How baby Teddy’s kidney saved life of Leeds transplant patient

THE parents of a Britain’s youngest organ donor have told how they made the brave but heartbreaking decision to donate their son’s kidneys when he died after living for just 100 minutes.

Niaz Ahmad, consultant surgeon at St Jamess Hospital, Leeds, who transplanted Teddys kidneys into the recipient.

Jess Evans was 12 weeks’ pregnant with twins when she was told one of the sons she was carrying had a rare and fatal condition which prevents the brain and skull developing.

Ms Evans and her fiance Mike Houlston were told their baby would either be stillborn or die very shortly afterwards.

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But the couple from Cardiff were determined their son’s life would be remembered and decided to allow his kidneys and heart valves to be donated so he could save the lives of others.

Their twins, Teddy and Noah Houlston, were born a year ago, but Teddy died after clinging to life for just 100 minutes. His kidneys have gone on to save the life of an adult patient in Leeds with renal failure.

Niaz Ahmad, consultant surgeon at St James’s Hospital, Leeds, transplanted Teddy’s kidneys into the recipient.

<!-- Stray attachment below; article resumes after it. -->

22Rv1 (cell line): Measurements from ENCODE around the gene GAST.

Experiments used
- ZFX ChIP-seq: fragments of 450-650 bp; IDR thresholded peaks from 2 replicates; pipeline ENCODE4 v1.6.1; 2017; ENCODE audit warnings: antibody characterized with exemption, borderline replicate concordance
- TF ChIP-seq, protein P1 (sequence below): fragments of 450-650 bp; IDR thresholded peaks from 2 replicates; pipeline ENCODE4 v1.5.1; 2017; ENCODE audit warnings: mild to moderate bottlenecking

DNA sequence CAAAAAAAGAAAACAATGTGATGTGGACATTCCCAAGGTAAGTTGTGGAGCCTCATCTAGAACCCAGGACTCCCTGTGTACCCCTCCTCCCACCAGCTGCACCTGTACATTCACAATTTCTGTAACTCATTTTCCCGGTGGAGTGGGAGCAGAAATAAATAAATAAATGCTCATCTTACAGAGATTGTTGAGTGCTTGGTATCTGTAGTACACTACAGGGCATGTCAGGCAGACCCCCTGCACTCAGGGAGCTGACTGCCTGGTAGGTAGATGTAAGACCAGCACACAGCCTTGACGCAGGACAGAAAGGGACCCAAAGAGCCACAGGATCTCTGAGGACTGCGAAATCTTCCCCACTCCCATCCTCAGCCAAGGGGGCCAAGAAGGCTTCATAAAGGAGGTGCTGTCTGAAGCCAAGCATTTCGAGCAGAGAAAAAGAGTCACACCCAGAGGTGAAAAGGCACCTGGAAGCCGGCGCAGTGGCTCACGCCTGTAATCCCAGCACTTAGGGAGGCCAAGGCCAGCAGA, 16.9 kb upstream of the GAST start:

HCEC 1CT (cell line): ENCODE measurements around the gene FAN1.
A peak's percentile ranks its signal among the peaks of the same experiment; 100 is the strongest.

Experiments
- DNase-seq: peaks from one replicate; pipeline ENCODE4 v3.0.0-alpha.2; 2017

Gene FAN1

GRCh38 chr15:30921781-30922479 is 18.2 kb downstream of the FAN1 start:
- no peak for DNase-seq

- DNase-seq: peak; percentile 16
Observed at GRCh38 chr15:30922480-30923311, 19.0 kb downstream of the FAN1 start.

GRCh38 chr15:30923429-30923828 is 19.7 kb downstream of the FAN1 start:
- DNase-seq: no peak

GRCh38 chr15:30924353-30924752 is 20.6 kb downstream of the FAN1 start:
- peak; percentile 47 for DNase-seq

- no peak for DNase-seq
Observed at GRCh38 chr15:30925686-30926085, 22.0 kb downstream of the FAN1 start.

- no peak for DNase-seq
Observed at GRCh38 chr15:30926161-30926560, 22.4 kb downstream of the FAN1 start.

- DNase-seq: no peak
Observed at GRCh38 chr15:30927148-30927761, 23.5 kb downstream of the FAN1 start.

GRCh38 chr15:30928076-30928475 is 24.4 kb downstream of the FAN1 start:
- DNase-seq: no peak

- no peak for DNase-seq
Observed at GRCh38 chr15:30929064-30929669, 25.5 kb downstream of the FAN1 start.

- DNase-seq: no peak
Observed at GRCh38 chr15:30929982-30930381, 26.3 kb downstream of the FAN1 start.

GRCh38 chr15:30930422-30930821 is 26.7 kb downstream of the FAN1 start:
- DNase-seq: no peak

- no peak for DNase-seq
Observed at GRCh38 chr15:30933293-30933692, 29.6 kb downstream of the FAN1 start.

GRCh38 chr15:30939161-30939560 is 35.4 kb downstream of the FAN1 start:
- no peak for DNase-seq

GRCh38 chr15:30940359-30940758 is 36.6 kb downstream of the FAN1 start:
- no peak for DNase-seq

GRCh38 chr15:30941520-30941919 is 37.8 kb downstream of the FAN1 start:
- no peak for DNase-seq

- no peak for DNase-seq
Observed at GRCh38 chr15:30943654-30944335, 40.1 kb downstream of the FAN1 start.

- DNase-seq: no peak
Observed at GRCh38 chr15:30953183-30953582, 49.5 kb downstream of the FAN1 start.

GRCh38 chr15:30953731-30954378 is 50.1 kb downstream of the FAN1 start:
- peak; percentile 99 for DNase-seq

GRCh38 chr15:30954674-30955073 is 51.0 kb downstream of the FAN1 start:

Mr Ahmad said: “I’m hugely proud to have played my part.”

Mr Houlston, 30, said: “He lived and died a hero. It’s impossible to explain how proud we are of him.”

Ms Evans added: “Although he wasn’t with us very long, and we brought him into the world knowing there was no hope of a life for him, we are incredibly proud of his heroism.

“We hope Teddy’s story will inspire families who find themselves in the position of losing a child. Knowing part of your loved one is living on in someone else is comforting.”

It is incredibly rare for newborns to be considered as donors and Dr Paul Murphy, of NHS Blood and Transplant, described Teddy’s donation as “exceptional”.

He said: “Every donation is inspirational. It is a selfless act of heroism.

“But Teddy’s story is exceptional. He was the youngest organ donor in the UK.”

The couple, who were childhood sweethearts, said discovering one of their sons would not survive was soul destroying.

They were offered the option to abort, but never considered it.

Ms Evans said: “We thought even if we had a moment with him, or 10 minutes, or an hour, that time was the most precious thing we would ever experience.”

They decided they wanted their baby to help someone in need of a transplant.

Ms Evans said: “It helps us so much to know he has helped someone else and helped doctors realise donation from small babies is possible and is something people like us want to make happen.”